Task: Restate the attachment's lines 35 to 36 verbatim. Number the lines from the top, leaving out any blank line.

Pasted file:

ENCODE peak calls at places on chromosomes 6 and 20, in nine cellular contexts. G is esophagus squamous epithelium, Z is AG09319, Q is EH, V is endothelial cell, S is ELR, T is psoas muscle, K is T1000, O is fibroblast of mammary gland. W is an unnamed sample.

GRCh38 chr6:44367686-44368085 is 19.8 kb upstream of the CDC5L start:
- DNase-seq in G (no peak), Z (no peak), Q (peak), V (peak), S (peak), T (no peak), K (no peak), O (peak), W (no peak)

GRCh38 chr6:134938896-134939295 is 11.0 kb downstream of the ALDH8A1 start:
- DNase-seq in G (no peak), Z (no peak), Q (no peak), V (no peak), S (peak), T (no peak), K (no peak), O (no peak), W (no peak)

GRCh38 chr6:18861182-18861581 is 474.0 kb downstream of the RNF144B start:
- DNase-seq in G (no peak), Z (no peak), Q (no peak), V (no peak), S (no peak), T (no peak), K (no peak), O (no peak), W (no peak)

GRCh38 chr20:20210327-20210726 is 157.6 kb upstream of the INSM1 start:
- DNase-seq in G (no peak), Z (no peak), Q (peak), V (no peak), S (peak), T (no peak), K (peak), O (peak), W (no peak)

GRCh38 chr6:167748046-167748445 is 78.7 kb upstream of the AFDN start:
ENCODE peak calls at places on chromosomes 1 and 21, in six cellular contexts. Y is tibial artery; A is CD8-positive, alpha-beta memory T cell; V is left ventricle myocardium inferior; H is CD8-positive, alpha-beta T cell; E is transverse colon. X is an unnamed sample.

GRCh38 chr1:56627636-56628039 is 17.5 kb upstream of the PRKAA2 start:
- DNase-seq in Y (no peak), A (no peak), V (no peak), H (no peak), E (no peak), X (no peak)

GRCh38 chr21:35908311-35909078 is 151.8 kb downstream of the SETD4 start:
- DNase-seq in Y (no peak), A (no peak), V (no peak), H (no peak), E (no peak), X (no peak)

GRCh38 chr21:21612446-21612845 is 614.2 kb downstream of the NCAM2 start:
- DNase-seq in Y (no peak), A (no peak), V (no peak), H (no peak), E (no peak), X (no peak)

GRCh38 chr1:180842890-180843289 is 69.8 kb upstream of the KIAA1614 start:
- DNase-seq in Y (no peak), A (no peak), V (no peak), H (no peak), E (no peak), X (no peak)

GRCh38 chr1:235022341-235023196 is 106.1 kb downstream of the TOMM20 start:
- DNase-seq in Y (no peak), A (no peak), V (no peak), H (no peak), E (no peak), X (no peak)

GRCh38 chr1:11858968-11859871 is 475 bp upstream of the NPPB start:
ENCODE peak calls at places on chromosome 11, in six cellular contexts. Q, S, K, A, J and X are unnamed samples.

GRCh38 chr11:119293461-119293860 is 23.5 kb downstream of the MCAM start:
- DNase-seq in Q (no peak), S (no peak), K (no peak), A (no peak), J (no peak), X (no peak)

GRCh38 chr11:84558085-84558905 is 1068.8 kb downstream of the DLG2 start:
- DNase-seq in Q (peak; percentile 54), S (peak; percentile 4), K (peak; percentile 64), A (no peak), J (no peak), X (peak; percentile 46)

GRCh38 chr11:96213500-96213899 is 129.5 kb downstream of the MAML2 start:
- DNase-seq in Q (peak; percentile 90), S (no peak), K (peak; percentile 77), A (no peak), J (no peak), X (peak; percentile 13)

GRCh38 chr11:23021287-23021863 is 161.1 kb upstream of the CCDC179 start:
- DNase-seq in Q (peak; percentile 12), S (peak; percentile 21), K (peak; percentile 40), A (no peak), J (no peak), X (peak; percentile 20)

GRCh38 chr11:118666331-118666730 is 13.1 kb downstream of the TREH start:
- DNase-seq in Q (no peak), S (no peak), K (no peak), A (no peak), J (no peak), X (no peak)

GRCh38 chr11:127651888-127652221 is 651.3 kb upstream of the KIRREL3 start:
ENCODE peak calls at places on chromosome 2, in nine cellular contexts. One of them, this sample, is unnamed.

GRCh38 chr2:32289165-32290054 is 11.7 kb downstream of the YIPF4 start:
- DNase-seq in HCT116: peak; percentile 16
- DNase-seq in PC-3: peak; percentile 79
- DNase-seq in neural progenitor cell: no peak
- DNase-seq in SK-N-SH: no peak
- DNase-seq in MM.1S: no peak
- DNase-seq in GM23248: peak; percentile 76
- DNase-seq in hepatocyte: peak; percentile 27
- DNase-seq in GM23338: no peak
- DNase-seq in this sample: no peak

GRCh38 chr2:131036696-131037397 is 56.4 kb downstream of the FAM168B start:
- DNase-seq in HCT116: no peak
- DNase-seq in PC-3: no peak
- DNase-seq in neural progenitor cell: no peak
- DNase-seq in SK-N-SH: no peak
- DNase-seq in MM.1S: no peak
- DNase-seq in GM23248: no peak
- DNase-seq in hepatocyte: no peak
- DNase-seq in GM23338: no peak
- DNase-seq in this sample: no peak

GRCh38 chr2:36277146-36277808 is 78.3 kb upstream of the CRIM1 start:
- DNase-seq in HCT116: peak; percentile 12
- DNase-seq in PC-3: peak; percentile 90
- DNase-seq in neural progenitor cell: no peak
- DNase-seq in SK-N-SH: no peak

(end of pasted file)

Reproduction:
ENCODE peak calls at places on chromosome 2, in nine cellular contexts. One of them, this sample, is unnamed.

GRCh38 chr2:32289165-32290054 is 11.7 kb downstream of the YIPF4 start: